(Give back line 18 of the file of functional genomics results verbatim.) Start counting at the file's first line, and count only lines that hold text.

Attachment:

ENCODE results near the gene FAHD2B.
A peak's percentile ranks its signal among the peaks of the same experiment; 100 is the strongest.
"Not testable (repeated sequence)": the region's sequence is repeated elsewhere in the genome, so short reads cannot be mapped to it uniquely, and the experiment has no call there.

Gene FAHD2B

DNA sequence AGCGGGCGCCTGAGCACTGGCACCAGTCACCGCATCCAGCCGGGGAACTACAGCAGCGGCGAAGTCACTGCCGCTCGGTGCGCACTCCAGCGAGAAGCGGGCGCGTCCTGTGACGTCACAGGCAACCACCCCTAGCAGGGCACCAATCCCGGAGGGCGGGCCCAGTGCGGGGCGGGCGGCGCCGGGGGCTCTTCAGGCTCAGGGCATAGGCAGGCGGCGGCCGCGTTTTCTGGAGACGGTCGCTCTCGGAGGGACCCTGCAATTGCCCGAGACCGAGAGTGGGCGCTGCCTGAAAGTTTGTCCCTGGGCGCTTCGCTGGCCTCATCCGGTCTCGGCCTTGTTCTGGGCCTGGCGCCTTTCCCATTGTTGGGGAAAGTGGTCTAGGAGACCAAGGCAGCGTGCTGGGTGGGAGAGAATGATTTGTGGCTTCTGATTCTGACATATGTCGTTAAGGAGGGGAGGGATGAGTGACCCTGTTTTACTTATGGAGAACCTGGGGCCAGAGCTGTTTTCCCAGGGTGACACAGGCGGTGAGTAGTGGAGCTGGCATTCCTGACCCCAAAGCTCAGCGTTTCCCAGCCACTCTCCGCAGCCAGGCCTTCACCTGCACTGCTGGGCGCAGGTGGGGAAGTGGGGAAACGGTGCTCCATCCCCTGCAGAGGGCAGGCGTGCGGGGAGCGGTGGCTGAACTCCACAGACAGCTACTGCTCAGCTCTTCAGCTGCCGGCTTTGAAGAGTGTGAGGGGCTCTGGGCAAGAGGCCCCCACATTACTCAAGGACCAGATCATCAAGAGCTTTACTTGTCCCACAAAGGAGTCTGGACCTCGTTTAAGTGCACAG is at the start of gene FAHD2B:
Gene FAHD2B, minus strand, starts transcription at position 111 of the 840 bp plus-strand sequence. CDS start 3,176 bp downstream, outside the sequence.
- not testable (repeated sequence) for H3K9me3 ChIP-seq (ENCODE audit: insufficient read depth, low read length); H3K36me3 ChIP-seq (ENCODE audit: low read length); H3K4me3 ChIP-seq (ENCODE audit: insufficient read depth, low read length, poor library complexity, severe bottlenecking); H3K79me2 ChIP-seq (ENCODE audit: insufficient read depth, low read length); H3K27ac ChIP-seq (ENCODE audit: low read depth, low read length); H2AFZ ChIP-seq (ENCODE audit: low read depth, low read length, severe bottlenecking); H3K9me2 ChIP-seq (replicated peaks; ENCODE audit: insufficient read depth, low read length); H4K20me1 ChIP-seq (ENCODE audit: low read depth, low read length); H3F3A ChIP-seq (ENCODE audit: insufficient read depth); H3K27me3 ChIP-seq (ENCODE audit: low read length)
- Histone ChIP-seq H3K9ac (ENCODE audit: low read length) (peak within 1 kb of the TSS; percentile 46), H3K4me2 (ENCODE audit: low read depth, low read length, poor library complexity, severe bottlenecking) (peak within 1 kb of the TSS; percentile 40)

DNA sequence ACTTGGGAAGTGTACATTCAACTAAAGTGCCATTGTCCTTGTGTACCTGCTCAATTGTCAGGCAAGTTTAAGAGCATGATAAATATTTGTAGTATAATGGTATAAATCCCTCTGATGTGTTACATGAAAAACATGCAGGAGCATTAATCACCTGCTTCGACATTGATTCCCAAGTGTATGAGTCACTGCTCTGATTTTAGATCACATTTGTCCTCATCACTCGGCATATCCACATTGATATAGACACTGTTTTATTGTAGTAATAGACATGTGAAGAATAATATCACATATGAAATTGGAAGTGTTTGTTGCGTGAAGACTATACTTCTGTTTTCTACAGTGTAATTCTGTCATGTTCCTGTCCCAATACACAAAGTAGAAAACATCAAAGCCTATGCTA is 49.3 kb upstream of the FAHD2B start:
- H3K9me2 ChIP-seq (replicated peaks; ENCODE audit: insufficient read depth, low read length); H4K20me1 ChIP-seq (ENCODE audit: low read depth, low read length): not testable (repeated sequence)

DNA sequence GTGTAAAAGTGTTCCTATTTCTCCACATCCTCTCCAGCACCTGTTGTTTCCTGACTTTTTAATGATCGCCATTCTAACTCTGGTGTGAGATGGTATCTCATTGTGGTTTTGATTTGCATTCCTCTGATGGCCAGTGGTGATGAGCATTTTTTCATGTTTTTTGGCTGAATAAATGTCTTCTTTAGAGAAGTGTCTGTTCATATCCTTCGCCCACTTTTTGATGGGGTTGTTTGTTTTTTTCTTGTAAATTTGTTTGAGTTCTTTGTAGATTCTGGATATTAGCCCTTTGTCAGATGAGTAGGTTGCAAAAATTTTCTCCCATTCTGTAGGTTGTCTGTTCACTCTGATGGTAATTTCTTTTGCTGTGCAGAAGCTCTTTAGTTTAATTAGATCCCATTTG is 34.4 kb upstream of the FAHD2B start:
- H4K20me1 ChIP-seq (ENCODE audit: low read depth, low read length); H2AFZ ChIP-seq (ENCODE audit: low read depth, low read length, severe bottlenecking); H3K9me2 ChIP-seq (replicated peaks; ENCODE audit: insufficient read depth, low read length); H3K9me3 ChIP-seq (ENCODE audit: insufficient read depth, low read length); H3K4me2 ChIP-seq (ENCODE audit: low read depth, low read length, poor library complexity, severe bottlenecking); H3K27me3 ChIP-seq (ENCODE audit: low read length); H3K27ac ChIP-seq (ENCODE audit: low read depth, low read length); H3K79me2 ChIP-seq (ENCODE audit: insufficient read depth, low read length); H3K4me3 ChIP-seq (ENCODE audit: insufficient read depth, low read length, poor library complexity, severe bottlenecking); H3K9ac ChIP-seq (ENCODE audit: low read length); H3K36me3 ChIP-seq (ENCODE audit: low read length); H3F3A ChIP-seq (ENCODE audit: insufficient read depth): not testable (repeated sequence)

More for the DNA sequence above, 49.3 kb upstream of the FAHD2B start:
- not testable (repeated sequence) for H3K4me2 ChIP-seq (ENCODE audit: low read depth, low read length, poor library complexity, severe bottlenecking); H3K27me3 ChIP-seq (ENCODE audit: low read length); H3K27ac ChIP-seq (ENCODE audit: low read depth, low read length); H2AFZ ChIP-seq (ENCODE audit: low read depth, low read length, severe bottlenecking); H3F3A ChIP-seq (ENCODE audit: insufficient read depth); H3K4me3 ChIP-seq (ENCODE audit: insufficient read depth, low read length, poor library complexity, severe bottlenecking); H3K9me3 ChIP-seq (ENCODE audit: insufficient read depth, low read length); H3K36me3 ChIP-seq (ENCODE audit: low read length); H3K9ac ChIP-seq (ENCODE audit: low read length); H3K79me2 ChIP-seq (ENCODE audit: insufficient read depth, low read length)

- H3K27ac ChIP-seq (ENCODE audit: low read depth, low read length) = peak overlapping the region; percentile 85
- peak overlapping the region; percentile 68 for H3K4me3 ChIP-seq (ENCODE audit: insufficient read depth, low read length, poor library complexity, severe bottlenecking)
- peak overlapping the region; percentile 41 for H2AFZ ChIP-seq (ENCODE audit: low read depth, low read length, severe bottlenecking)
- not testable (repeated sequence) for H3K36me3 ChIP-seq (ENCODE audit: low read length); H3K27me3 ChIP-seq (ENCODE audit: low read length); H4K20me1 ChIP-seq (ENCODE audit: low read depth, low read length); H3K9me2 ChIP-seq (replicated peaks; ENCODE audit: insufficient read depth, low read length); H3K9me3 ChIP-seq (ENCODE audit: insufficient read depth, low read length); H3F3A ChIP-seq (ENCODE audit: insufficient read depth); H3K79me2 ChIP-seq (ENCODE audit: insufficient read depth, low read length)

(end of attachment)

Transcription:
- not testable (repeated sequence) for H3K36me3 ChIP-seq (ENCODE audit: low read length); H3K27me3 ChIP-seq (ENCODE audit: low read length); H4K20me1 ChIP-seq (ENCODE audit: low read depth, low read length); H3K9me2 ChIP-seq (replicated peaks; ENCODE audit: insufficient read depth, low read length); H3K9me3 ChIP-seq (ENCODE audit: insufficient read depth, low read length); H3F3A ChIP-seq (ENCODE audit: insufficient read depth); H3K79me2 ChIP-seq (ENCODE audit: insufficient read depth, low read length)